Circulating exosomes measure responses to therapy in head and neck cancer patients treated with cetuximab, ipilimumab, and IMRT

Marie Nicole Theodoraki, Saigopalakrishna Yerneni, William E. Gooding, James Ohr, David A. Clump, Julie E. Bauman, Robert L. Ferris, Theresa L. Whiteside

Research output: Contribution to journalArticlepeer-review

68 Scopus citations

Abstract

Purpose: Exosomes, small extracellular vesicles (EVs) derived from the endocytic compartment of their parent cells, are present in plasma of cancer patients and may serve as non-invasive biomarkers of disease outcome. Here, we asked whether tumor-derived (TEX) and/or T-cell derived exosomes can predict outcome in head and neck squamous cell carcinoma (HNSCC) patients treated with oncological therapy. Materials and Methods: 18 HNSCC patients enrolled in phase I clinical trial and receiving a combination of cetuximab, ipilimumab and radiation therapy were serially monitored for TEX and T cell-derived exosomes. Exosomes isolated from plasma by size exclusion chromatography were fractionated into TEX and CD3 + T cell-derived exosomes by immunocapture. Exosome-associated proteins were quantified by on-bead flow cytometry. Exosome molecular cargos of patients whose tumors recurred within 2 years (N = 5) were compared to cargos of patients who remained disease free at 2 years (N = 13) after therapy. Results: The predictive value of the exosome molecular cargo for disease recurrence was evaluated pre-, during and post therapy. In patients whose disease recurred, total exosome proteins, TEX/total exosome ratios, total CD3+, CD3(-)PD-L1+ and CD3 + 15s+ (Treg-derived) exosomes increased from the baseline levels. In patients who remained disease free, total exosome protein and TEX levels decreased, CD3+ and CD3+ CD15s+ exosomes stabilized and CD3+ CTLA4+ exosomes declined after ipilimumab therapy. Conclusion: TEX and T cell-derived circulating exosomes instead of immune cells were used for monitoring of patients’ responses to oncological therapy. The results support the potential role of exosomes as a non-invasive tumor and immune cell biomarkers in cancer.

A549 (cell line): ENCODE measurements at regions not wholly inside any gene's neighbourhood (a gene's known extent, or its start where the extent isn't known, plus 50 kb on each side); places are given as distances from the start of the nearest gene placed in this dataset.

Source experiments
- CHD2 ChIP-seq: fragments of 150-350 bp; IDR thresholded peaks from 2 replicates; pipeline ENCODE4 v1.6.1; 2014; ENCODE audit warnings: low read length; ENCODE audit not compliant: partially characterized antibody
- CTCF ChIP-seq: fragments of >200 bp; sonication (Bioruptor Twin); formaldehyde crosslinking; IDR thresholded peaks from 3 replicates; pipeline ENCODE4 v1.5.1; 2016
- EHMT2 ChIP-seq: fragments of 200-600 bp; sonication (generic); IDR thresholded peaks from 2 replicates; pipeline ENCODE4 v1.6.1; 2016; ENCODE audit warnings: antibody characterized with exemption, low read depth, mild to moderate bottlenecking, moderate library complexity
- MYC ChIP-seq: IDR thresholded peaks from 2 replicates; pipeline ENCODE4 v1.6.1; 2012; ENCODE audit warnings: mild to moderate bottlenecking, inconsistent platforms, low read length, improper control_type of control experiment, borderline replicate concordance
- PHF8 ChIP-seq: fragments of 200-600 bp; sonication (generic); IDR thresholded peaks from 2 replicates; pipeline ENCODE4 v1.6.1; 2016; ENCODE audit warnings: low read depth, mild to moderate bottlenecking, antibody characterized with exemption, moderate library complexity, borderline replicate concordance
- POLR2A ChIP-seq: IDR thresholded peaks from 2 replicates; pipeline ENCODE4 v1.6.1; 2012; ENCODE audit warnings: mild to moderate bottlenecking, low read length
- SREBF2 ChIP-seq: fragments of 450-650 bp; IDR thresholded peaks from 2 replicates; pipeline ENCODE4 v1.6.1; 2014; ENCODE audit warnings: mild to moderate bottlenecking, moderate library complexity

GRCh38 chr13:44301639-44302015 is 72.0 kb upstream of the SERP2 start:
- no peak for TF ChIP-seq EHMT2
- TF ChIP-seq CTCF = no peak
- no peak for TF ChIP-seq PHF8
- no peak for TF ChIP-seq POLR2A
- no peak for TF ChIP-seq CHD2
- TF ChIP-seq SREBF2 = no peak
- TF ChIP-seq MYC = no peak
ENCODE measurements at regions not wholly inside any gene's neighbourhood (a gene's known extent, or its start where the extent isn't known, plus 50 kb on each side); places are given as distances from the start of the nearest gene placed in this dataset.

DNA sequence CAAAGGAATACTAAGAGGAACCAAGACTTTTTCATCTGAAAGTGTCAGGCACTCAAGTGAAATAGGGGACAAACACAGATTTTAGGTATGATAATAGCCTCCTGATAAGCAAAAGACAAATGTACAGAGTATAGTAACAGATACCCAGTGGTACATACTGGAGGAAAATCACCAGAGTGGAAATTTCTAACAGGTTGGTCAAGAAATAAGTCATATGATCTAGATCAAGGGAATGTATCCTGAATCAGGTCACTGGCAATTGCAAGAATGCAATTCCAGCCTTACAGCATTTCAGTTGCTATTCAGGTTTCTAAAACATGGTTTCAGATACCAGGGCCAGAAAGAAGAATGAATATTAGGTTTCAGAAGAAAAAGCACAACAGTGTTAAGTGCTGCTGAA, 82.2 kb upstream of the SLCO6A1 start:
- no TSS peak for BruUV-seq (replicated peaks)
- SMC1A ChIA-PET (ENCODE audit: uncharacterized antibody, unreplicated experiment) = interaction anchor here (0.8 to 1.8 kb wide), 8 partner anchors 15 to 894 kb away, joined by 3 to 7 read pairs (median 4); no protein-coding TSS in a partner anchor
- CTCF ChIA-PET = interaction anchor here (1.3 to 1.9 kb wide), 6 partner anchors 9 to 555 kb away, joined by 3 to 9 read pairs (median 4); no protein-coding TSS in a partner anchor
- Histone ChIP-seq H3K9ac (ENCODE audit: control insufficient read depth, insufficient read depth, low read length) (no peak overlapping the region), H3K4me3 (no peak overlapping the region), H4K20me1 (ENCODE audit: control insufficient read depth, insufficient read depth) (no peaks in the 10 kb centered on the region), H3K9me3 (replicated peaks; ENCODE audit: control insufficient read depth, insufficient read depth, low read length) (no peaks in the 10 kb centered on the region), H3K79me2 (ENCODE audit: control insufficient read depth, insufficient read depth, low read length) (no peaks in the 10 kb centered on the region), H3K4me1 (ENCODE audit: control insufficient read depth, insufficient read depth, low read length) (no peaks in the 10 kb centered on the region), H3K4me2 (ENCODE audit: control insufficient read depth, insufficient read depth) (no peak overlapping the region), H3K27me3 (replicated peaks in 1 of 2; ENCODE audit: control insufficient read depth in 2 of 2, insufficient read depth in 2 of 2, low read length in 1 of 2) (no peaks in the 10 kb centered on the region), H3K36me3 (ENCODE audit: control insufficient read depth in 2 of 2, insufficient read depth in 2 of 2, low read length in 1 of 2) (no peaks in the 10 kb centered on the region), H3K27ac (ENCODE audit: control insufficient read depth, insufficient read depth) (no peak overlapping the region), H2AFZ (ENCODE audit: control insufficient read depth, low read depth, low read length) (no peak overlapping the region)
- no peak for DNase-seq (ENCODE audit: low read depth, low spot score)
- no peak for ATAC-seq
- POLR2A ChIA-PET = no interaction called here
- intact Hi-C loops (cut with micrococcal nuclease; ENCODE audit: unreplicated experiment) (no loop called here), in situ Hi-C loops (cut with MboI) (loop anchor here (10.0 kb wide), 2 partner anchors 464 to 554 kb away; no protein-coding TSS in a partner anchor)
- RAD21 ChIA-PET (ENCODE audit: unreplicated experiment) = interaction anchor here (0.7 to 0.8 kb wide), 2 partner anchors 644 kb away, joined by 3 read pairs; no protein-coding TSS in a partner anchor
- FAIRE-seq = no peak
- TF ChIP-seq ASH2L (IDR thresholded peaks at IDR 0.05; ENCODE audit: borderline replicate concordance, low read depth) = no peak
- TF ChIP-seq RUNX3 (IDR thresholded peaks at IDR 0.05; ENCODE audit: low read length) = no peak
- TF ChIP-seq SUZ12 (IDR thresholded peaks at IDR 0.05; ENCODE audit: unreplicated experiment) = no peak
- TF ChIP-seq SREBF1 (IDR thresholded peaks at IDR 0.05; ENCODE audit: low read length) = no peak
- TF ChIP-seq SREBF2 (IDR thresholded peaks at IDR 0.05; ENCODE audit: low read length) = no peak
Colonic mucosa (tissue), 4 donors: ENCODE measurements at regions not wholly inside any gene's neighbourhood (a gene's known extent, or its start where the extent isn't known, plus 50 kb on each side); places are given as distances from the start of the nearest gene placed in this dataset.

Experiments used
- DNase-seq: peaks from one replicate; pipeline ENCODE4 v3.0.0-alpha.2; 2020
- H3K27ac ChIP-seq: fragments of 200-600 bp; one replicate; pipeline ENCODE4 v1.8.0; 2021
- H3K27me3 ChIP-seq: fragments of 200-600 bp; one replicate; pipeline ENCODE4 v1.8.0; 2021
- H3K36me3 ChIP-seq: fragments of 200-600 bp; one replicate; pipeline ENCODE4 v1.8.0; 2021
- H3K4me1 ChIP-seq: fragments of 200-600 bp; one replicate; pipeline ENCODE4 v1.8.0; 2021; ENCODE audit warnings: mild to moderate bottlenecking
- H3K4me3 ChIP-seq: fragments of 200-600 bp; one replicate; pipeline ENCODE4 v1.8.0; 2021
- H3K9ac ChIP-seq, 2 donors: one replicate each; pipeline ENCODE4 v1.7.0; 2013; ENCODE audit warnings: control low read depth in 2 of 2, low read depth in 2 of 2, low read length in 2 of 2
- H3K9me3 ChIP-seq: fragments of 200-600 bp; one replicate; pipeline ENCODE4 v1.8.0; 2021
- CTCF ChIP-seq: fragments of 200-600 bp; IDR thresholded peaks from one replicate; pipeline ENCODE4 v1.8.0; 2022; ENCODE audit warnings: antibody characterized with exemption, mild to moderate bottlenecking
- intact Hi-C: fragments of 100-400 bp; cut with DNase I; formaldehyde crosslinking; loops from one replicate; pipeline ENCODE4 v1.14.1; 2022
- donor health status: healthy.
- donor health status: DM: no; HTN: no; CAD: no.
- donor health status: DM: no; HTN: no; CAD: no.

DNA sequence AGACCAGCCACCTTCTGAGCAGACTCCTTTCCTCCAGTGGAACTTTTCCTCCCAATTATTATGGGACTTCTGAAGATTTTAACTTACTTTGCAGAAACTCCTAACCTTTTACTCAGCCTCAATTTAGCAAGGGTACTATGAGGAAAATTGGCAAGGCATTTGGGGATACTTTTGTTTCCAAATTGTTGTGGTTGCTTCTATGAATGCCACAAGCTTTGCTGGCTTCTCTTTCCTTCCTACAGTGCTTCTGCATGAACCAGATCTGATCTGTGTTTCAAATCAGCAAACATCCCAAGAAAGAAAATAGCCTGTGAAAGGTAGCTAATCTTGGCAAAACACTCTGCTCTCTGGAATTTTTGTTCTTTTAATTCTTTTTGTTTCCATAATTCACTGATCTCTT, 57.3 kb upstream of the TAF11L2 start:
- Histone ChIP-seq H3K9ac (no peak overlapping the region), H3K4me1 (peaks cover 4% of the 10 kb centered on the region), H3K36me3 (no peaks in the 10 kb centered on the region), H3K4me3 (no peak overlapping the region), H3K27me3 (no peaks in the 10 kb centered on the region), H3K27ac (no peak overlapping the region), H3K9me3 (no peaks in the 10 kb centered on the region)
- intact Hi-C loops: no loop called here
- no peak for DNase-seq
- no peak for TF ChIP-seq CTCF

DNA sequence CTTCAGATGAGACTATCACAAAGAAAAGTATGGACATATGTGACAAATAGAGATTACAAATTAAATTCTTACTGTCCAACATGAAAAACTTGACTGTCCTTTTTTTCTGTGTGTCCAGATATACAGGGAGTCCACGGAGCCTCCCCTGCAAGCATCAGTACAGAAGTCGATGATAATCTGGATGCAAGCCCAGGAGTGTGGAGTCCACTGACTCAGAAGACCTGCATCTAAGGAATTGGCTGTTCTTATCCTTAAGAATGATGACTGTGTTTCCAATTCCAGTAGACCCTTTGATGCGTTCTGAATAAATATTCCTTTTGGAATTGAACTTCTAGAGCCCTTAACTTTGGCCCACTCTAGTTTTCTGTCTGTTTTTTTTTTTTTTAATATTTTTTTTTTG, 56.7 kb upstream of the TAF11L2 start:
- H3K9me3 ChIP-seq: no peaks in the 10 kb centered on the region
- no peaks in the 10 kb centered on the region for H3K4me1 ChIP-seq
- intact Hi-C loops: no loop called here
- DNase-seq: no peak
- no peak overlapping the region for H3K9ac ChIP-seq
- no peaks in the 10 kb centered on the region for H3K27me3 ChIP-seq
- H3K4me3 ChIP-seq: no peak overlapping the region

Original languageEnglish (US)
Article number1593805
JournalOncoImmunology
Volume8
Issue number7
DOIs
StatePublished - Jul 3 2019
Externally publishedYes

Keywords

  • Exosomes
  • T cell-derived exosomes
  • head and neck cancer
  • immunotherapy
  • tumor derived exosomes

ASJC Scopus subject areas

  • Immunology and Allergy
  • Immunology
  • Oncology

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